However when we become dependent on this media diet it becomes a problem. Or in other words when what we see, read or hear comes mostly from our local media.

Now despite this seemingly common sensical explanation the ignorance in our society (myself included) about the media never ceases to amaze me. For instance, we blame television channels for broadcasting junk but conveniently forget that it is our tastes that it cater. And by the way, I have lived in Hong Kong for four years where the Chinese chicken soup looks and tastes nothing like you would imagine. Hint: they don’t ever add cornflour!

Last Monday I led a workshop titled “Thinking beyond professionalism: the role of journalism outside the newsroom”, at the Centre for Excellence in Journalism (CEJ) at IBA in Karachi, where I elaborated on this point.

IMG_7021
Participants were masters students of the journalism program at CEJ-IBA. Image: author

The problems of the media industry are manifold but a crucial part is our lack of basic media literacy. It’s important to understand the distinction between ‘literacy’ and ‘media literacy’ here. Although I suspect we are implicitly aware of it when we use the cheeky phrase paray likhay jahil (Roman Urdu transliteration for: a countryside bumpkin who has acquired formal education).

Typically it is assumed that the rote learning centred public education system is the root cause of our jahalat جہالت  (‘iliteracy’ – if transliterated from Urdu; ‘incivility’ – more accurately as I will now argue). This argument doesn’t explain the many foreign educated Pakistanis who return to their home towns with the same attitudes towards women, religion, family ties, tribalism etc., they took with them.

That we must ‘do as the Romans when in Rome’ is a bit off-mark as well; many of us think it is justified to break laws because of circumstances. Although there are those who break laws as a natural right or a force of habit. Similarly, many educated Pakistani expats seem to share the same tribal mindset with those of us back home.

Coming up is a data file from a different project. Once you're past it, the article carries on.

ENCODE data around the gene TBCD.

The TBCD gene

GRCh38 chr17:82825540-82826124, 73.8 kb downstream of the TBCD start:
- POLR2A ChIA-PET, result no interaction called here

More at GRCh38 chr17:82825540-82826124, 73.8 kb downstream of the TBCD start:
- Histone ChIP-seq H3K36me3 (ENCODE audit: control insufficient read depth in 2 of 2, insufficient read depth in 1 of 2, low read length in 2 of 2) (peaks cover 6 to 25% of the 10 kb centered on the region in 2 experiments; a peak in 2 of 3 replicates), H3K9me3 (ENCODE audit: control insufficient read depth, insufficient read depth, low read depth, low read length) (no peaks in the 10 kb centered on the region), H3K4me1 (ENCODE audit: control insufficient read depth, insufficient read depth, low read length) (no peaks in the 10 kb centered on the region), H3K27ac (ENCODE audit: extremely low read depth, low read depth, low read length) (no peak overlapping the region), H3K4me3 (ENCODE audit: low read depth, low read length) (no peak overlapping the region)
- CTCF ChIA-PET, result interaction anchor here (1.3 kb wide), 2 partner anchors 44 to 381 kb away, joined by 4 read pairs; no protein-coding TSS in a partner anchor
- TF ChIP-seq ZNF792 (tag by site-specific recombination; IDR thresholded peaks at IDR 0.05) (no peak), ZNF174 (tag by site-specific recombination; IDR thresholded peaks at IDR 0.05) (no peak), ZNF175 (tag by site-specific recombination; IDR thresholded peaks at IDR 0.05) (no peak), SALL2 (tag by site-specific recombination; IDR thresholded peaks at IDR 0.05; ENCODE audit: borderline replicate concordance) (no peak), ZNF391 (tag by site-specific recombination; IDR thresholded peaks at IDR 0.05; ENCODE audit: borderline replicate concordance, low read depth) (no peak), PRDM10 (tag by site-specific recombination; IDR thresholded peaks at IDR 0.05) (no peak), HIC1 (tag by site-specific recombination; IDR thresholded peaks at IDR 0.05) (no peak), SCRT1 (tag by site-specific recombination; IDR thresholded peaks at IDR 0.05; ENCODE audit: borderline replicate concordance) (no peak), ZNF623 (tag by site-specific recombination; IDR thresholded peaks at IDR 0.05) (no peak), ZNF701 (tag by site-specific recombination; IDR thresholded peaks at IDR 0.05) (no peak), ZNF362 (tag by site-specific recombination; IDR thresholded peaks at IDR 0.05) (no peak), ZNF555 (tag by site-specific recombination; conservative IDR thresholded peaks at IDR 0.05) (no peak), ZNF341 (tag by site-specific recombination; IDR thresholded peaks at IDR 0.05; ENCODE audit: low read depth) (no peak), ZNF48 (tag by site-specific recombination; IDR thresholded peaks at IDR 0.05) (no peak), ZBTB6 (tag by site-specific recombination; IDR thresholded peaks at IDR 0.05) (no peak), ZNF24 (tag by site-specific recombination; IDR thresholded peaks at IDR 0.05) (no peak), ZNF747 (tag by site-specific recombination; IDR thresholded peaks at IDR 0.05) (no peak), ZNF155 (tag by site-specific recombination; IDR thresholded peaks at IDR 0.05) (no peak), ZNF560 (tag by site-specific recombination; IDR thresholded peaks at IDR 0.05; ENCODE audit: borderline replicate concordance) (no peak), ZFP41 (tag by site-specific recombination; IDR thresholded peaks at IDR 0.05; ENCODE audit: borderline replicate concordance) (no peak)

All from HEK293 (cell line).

Conversely, many graduates of local public schooling  have a mature understanding of modern collective co-existence, respect for rule of law and empathy with the disenfranchised such as minorities and women.

It is becoming apparent that our formal education, public or private, foreign or domestic, doesn’t have a strong correlation with our jahalat. This is a unique Pakistani problem.

While I’m not an expert on education psychology the need for ‘civic education’ for Pakistanis of all colour, age, creed, class and education is abundantly clear. Have a look at this TedxLahore talk by Usama Khilji, director of Bolo Bhi on the issue for further clarity.

Media literacy continues in this tradition of raising standards of civility in a society. It aims to inculcate critical and clear thinking about the messages we receive. But at it’s core is the creation of an informed society. Where civic values, fact based reasoning and consensus building are cherished and go-to method to solve problems.

Learning about media is thus necessary for everyone. Not only for quality television content that will be needed for an informed public unwilling to accept junk but also for a public that must learn to co-exist with mutual respect and harmony in practice, rather than paying lip service to these values.

Media discourses after all occupy our public airwaves similar to what we do in our public squares, D-Chowks, roads, malls etc.

 

 

 

A resource for humanitarian reporting in Pakistan

Aerial view of a destroyed bridge in Upper Swat valley during floods in 2010. Photo: Wikimedia Commons.

Most of us have travelled by road to Northern Areas alongside the twists and turns that characterise the spectacular banks of the river Indus. The lush scenery was not so pleasant in the aftermath of flooding in Pakistan.

“When we visited Swat (a popular destination along the route) in 2010, most bridges connecting the valley were found destroyed,” says Arif Bilgaumi, a well-regarded architect and urban planner based in Karachi.